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NZ Biotech Start-up Launches North American Branch Office

Contributor:
Fuseworks Media
Fuseworks Media

Wellington, June 4 NZPA - New Zealand biotech start-up Zygem Corporation has started a branch office near San Diego in its pursuit of the billion-dollar global market for DNA tests.

The Hamilton-based company's office in Solana Beach plans to target the North American market and to tap into the San Diego region's large community of biotech companies.

The chief executive of Zygem's North American operations, Paul Kinnon, said today that it will be exhibiting at the US Biotechnology Industry Organisation's four-day convention in San Diego from June 17.

"It'll be a massive opportunity from a networking point of view," Mr Kinnon, told the North County Times in San Diego.

A Briton, Mr McKinnon was hired by Zygem from Invitrogen Corp, a Californian maker of biological research products.

In New Zealand, Zygem's scientists look for thermophile microbes in tough environments, such as Antarctica or hot springs, and search for enzymes that degrade cell walls and interior membranes to release DNA.

Its main range of DNA-testing products exploit an enzyme from bacteria collected from a volcanic vent on Mt Erebus in 1981 for scientific purposes.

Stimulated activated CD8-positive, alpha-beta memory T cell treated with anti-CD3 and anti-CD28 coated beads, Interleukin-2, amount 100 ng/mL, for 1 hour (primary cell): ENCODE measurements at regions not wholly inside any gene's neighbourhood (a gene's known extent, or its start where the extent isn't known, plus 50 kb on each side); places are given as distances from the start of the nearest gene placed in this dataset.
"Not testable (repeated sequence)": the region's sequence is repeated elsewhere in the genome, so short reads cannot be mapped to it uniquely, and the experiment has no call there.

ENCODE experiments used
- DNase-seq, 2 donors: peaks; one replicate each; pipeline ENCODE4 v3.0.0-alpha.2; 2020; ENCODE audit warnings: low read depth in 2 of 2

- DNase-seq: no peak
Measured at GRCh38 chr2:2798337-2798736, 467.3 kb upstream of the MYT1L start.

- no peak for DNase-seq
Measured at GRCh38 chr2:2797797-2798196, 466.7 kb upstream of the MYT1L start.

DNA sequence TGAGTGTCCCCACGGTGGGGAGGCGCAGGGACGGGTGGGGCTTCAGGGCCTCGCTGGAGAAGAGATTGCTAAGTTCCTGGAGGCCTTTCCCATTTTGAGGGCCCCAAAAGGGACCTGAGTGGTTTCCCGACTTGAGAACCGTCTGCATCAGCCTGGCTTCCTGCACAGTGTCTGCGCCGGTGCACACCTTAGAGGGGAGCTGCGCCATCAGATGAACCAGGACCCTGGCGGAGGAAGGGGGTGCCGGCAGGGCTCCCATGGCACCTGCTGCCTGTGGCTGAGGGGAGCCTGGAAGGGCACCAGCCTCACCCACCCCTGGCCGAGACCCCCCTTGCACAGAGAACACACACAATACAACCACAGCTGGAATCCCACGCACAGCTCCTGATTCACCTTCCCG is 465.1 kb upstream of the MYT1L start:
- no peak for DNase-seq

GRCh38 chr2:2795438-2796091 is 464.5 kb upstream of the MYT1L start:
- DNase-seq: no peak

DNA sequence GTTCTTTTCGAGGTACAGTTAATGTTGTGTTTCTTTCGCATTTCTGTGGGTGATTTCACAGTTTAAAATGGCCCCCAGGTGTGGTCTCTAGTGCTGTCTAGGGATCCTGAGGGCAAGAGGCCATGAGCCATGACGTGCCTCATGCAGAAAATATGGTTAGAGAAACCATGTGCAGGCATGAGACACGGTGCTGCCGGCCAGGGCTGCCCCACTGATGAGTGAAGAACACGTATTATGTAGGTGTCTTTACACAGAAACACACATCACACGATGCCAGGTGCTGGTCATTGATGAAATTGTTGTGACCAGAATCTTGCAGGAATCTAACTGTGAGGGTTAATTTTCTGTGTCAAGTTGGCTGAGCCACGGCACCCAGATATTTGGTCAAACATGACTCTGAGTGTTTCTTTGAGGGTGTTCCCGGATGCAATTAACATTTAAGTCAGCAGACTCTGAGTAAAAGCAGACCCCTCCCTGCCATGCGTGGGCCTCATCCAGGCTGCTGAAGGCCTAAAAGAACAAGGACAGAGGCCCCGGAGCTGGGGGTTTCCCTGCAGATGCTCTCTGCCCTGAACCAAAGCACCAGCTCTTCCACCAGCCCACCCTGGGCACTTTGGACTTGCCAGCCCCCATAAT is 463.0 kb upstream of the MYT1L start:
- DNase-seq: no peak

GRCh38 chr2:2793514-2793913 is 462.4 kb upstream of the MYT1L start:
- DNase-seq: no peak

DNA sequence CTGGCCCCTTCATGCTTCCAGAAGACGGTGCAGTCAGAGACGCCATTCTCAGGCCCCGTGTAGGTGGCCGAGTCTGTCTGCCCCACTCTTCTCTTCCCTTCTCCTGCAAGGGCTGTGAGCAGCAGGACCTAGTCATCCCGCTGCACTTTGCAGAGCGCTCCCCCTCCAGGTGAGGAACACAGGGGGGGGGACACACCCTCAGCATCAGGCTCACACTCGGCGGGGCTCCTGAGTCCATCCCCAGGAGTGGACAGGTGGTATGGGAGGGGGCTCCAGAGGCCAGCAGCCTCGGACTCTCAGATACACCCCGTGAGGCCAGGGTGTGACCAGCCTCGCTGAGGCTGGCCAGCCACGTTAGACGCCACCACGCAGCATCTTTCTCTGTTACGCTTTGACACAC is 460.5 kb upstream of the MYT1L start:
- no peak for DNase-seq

University professors Roy Daniel and Hugh Morgan took the bacteria from nearly 4000m up Mt Erebus, just 100m from the summit, during a six-week expedition in 1981.

The heat-stable enzyme remains active up to a temperature of 75degC, while others used in existing DNA tests degrade at 37degC. The process has less risk of contamination and is faster, meaning one person can prepare 10,000 samples in the time currently taken to test 3000.

The scientists involved in the discovery, their universities and a venture capital company, Endeavour Capital, set up Zygem, which now owns all the intellectual property derived from the Antarctic discovery.

Mr McKinnon said New Zealand's biotech cluster was small and isolated, which he claimed fostered "creativity, innovation and free-thinking".

"They're not encumbered by a lot of the bureaucracy and a lot of the process that goes on in the USA and in Europe which makes people think they have to do things in certain ways," Mr Kinnon said. "It's a smaller environment, so there's not so much looking over somebody's shoulder."

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